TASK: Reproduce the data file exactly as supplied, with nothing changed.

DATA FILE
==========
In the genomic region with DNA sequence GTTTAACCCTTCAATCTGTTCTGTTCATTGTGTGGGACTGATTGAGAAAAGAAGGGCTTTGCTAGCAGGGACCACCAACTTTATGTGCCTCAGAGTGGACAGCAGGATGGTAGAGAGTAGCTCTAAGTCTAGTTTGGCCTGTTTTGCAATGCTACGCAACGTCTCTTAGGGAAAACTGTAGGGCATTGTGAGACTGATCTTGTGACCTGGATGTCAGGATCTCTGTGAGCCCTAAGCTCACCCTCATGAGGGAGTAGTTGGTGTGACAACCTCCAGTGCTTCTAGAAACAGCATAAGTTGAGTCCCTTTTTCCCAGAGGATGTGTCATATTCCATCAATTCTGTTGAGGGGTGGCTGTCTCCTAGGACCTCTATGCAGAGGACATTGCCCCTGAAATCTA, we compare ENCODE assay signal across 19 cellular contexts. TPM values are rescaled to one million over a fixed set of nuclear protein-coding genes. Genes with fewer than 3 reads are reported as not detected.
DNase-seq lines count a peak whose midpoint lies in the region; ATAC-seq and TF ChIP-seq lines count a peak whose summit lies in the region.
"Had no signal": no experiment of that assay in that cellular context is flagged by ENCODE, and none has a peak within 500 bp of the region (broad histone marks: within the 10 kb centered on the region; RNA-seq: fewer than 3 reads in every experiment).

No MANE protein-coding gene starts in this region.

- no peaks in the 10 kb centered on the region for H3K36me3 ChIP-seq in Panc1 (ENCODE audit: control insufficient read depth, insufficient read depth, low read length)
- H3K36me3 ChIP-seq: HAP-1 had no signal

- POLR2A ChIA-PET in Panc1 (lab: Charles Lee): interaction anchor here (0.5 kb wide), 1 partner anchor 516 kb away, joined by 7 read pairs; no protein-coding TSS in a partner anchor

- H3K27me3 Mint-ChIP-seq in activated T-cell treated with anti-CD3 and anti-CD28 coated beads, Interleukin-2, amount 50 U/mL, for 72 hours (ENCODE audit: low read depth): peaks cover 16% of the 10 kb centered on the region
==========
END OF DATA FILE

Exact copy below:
In the genomic region with DNA sequence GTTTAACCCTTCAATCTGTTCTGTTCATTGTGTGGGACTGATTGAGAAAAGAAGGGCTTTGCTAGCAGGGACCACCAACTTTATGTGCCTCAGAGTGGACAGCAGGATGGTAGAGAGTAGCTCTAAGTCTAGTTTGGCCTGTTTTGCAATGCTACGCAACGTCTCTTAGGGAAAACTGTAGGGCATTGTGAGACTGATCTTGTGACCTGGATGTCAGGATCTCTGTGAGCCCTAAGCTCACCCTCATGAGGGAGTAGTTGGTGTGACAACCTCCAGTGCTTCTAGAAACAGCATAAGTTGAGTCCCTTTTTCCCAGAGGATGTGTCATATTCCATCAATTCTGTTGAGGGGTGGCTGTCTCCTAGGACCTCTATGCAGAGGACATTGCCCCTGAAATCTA, we compare ENCODE assay signal across 19 cellular contexts. TPM values are rescaled to one million over a fixed set of nuclear protein-coding genes. Genes with fewer than 3 reads are reported as not detected.
DNase-seq lines count a peak whose midpoint lies in the region; ATAC-seq and TF ChIP-seq lines count a peak whose summit lies in the region.
"Had no signal": no experiment of that assay in that cellular context is flagged by ENCODE, and none has a peak within 500 bp of the region (broad histone marks: within the 10 kb centered on the region; RNA-seq: fewer than 3 reads in every experiment).

No MANE protein-coding gene starts in this region.

- no peaks in the 10 kb centered on the region for H3K36me3 ChIP-seq in Panc1 (ENCODE audit: control insufficient read depth, insufficient read depth, low read length)
- H3K36me3 ChIP-seq: HAP-1 had no signal

- POLR2A ChIA-PET in Panc1 (lab: Charles Lee): interaction anchor here (0.5 kb wide), 1 partner anchor 516 kb away, joined by 7 read pairs; no protein-coding TSS in a partner anchor

- H3K27me3 Mint-ChIP-seq in activated T-cell treated with anti-CD3 and anti-CD28 coated beads, Interleukin-2, amount 50 U/mL, for 72 hours (ENCODE audit: low read depth): peaks cover 16% of the 10 kb centered on the region